I have started reading “A Random Walk Down Wall Street” over this July 4 long weekend after reading about it on Joel On Software book reviews. Very enjoyable read. My personal experience has been with the dot-gone bubble of late 90s and may be the present bubble or froth as quoted by Alan Greenspan in the real estate markets. Some of the excerpts from the chapter “Madness of Crowds” are so relevant that I am surprised we never seem to learn from old mistakes.

Consider this when Burton G. Malkiel talks about the tulip craze and the call-options which happened in Holland in 1630s

“Part of the genius of financial markets is that when there is a real demand for a method to enhance speculative opportunities, the market will surely provide it”

Isn’t what markets did when every mom-and-pop dot.com company went IPO in the 90s or the interest only loans and adjustable ARMs of today.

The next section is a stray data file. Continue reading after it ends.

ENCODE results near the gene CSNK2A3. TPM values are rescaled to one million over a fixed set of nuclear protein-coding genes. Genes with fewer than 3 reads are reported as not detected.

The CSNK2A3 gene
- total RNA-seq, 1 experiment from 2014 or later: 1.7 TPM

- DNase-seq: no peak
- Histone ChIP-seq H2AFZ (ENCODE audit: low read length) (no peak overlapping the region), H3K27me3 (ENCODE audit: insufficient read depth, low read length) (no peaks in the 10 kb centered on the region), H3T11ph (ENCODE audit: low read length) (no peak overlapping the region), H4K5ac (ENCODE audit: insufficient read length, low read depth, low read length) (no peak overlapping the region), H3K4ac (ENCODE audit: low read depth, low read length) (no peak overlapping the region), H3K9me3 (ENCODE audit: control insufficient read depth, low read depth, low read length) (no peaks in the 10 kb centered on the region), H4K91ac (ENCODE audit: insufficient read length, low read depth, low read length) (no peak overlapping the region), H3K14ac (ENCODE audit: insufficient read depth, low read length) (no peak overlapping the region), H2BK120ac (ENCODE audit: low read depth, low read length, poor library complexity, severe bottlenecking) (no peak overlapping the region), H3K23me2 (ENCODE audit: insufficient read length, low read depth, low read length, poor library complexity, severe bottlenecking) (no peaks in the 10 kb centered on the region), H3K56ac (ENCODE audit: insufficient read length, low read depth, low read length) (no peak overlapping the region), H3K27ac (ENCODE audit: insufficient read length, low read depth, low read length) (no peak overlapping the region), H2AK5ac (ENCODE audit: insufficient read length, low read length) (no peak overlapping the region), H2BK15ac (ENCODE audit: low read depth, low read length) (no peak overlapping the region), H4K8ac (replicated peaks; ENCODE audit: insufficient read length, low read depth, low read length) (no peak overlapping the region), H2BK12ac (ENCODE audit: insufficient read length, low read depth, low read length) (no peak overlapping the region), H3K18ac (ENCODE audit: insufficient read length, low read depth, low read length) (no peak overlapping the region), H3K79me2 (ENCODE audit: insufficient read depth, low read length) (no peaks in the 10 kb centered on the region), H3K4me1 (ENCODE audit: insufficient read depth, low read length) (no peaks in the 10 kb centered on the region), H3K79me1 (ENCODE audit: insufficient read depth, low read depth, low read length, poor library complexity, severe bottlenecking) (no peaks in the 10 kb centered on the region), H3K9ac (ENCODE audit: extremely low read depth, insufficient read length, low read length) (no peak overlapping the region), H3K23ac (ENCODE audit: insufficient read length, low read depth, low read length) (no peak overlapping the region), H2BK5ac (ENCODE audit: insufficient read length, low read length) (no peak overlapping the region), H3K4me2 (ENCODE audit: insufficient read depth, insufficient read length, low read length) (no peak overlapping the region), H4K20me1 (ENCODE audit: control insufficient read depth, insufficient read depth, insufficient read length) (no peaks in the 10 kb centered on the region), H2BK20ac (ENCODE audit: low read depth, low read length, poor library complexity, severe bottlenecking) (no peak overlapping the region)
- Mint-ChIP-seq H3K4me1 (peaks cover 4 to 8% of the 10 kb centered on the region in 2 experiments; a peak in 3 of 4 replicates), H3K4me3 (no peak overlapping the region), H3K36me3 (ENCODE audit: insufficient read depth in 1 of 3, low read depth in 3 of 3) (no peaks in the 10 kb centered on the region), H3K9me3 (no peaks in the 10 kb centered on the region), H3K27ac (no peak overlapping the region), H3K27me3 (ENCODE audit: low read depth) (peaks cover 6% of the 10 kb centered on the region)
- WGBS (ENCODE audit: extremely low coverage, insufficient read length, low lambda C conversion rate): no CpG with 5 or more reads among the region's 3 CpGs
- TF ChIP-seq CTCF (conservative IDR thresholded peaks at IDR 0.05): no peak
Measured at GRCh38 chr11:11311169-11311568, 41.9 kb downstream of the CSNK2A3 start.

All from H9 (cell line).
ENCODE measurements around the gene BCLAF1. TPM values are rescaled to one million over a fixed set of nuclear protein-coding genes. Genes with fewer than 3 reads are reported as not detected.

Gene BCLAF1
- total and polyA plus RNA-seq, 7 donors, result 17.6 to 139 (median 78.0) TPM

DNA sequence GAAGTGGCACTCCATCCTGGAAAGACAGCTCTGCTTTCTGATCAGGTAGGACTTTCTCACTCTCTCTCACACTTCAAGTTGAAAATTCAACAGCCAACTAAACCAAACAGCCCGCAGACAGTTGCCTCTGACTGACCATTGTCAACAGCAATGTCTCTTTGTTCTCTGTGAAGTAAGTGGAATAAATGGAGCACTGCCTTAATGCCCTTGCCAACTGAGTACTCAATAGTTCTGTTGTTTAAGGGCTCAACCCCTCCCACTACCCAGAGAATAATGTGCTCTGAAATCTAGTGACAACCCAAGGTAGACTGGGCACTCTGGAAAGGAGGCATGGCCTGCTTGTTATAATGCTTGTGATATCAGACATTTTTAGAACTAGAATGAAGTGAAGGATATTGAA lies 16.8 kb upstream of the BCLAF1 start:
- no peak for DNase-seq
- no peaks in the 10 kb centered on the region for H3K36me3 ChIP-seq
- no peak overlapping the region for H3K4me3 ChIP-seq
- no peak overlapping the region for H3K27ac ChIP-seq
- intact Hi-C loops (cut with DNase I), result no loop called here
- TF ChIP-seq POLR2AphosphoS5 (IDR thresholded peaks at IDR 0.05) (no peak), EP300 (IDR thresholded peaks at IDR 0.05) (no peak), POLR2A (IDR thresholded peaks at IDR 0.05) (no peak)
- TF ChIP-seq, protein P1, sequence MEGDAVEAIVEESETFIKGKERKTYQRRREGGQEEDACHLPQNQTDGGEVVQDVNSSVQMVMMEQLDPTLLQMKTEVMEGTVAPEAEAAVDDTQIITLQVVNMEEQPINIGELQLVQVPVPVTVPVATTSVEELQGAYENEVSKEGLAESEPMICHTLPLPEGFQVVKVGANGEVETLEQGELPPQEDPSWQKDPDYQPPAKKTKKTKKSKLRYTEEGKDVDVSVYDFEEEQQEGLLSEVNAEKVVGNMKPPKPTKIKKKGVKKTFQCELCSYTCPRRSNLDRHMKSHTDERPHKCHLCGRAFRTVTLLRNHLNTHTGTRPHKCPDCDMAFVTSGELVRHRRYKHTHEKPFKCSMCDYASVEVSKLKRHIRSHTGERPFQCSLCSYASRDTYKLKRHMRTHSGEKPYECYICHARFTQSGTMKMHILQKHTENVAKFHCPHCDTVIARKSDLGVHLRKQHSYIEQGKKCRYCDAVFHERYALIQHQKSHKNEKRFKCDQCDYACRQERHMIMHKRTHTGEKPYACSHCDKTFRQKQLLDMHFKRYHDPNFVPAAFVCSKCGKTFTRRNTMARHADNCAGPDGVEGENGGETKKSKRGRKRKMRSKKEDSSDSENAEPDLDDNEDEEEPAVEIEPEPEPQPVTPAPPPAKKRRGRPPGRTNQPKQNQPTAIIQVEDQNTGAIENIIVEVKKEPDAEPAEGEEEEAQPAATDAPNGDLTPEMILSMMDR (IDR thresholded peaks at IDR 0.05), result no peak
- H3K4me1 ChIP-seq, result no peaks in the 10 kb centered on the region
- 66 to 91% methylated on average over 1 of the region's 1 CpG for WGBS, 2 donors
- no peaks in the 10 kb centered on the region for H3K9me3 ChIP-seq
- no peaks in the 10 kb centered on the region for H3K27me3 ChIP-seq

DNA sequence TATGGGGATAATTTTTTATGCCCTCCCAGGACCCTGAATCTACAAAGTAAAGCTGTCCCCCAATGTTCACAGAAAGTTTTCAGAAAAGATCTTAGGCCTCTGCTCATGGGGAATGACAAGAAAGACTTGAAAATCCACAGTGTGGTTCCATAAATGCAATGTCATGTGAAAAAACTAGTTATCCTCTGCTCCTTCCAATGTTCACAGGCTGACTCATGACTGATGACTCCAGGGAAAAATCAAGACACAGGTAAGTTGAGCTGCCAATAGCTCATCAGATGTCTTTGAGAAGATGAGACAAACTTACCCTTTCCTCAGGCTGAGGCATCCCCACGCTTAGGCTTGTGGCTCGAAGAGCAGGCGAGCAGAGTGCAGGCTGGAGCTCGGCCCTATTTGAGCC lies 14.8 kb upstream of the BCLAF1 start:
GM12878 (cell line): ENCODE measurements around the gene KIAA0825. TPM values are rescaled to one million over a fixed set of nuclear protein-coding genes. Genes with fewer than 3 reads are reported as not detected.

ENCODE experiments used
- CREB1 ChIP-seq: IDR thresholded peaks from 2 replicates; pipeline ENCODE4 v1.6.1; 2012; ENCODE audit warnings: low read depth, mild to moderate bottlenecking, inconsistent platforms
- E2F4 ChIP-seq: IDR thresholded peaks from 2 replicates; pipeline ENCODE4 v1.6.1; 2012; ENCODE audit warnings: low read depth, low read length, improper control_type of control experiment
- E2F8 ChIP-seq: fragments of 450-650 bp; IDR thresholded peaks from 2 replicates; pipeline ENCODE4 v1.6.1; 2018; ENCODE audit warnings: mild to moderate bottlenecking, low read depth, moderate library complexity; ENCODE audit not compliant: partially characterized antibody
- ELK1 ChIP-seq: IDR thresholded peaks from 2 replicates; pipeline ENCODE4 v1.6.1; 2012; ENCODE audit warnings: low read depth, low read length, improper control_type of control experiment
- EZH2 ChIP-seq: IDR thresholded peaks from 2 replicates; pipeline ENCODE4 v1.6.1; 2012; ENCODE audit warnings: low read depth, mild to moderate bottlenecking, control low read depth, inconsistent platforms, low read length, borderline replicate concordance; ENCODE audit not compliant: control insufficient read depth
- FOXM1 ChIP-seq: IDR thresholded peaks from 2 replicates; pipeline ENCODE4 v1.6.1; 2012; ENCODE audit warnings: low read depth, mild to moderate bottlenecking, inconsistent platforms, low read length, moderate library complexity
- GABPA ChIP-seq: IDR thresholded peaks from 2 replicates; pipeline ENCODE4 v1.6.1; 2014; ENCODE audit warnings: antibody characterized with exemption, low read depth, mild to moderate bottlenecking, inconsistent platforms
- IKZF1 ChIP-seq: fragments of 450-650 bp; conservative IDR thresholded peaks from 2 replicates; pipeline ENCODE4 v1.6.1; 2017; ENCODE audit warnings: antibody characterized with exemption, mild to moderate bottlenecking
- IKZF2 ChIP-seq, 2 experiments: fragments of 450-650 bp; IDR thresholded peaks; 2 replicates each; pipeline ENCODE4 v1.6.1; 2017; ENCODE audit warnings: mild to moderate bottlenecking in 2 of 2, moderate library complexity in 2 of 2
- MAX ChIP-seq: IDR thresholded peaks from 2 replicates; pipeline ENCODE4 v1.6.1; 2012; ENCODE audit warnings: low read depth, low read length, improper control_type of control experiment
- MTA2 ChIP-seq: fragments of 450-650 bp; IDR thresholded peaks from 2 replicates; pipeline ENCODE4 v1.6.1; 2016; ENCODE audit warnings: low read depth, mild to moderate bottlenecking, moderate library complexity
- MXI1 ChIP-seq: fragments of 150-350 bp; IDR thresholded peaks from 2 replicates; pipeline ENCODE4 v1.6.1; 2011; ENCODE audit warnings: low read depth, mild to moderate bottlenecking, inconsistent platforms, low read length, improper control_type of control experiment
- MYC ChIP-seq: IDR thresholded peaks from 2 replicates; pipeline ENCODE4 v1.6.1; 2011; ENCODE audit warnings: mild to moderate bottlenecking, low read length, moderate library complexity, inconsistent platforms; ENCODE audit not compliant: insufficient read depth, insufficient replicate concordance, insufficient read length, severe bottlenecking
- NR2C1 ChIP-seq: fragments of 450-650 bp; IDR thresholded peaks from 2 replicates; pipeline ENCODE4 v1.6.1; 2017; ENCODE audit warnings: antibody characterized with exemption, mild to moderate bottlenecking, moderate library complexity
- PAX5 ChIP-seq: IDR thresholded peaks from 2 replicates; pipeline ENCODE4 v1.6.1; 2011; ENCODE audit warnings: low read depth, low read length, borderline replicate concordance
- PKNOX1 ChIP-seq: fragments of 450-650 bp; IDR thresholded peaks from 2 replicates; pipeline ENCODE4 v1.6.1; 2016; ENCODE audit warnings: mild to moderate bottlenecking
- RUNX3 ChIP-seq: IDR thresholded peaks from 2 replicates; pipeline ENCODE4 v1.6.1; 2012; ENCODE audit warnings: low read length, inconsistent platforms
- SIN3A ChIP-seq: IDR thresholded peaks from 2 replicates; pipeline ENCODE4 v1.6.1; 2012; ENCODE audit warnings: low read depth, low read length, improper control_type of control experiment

I am equally amazed at reading the story British South Sea Company and the South Sea Bubble. Can’t imagine its share between 1717-1722 went from 100 pounds to 1000 pounds and then back to nothing. Or how about the RCA shares back in America rose from $94.25 to $505 from March 3, 1928 to September 3, 1929; a cool 434.5% growth in 18 months. I think this beats the growth of modern day darling Google. That too when we are in correction mode after the 90s.

This last paragraph of the chapter is what is most intriguing to me. I have read something to the same effect in quite a few articles. But it still beats me how this can be so simple. The business of making more money from existing money or investing

It is not hard, really, to make money in the market. As we shall see later, investors who select a portfolio of stock listings in the Wall Street Journal can make fairly handsome long-run returns. What is hard to avoid is the alluring temptation to throw your money away on short, get-rich-quick speculative binges.

Notice the “really”. Do you think so.